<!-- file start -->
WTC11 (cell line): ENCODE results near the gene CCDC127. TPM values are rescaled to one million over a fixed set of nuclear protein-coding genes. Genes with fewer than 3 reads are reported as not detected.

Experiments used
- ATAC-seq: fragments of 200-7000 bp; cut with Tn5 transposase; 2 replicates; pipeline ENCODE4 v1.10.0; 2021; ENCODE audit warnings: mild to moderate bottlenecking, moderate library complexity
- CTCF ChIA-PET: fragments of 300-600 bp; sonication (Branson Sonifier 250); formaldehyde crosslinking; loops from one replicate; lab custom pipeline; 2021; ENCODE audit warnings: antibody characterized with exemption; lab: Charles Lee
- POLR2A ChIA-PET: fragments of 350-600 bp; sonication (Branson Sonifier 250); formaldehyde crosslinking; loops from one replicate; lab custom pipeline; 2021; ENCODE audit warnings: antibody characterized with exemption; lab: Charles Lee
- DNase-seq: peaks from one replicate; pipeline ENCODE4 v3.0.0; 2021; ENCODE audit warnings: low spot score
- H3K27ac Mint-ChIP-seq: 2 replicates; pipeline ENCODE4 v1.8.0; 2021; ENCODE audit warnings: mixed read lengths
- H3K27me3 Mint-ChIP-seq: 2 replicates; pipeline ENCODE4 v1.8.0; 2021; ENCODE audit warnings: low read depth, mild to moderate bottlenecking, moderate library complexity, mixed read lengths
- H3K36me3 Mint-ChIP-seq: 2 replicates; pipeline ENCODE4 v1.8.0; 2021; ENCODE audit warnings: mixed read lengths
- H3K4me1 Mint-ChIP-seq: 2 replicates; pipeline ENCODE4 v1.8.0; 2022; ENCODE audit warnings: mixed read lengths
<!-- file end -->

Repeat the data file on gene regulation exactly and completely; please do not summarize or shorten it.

WTC11 (cell line): ENCODE results near the gene CCDC127. TPM values are rescaled to one million over a fixed set of nuclear protein-coding genes. Genes with fewer than 3 reads are reported as not detected.

Experiments used
- ATAC-seq: fragments of 200-7000 bp; cut with Tn5 transposase; 2 replicates; pipeline ENCODE4 v1.10.0; 2021; ENCODE audit warnings: mild to moderate bottlenecking, moderate library complexity
- CTCF ChIA-PET: fragments of 300-600 bp; sonication (Branson Sonifier 250); formaldehyde crosslinking; loops from one replicate; lab custom pipeline; 2021; ENCODE audit warnings: antibody characterized with exemption; lab: Charles Lee
- POLR2A ChIA-PET: fragments of 350-600 bp; sonication (Branson Sonifier 250); formaldehyde crosslinking; loops from one replicate; lab custom pipeline; 2021; ENCODE audit warnings: antibody characterized with exemption; lab: Charles Lee
- DNase-seq: peaks from one replicate; pipeline ENCODE4 v3.0.0; 2021; ENCODE audit warnings: low spot score
- H3K27ac Mint-ChIP-seq: 2 replicates; pipeline ENCODE4 v1.8.0; 2021; ENCODE audit warnings: mixed read lengths
- H3K27me3 Mint-ChIP-seq: 2 replicates; pipeline ENCODE4 v1.8.0; 2021; ENCODE audit warnings: low read depth, mild to moderate bottlenecking, moderate library complexity, mixed read lengths
- H3K36me3 Mint-ChIP-seq: 2 replicates; pipeline ENCODE4 v1.8.0; 2021; ENCODE audit warnings: mixed read lengths
- H3K4me1 Mint-ChIP-seq: 2 replicates; pipeline ENCODE4 v1.8.0; 2022; ENCODE audit warnings: mixed read lengths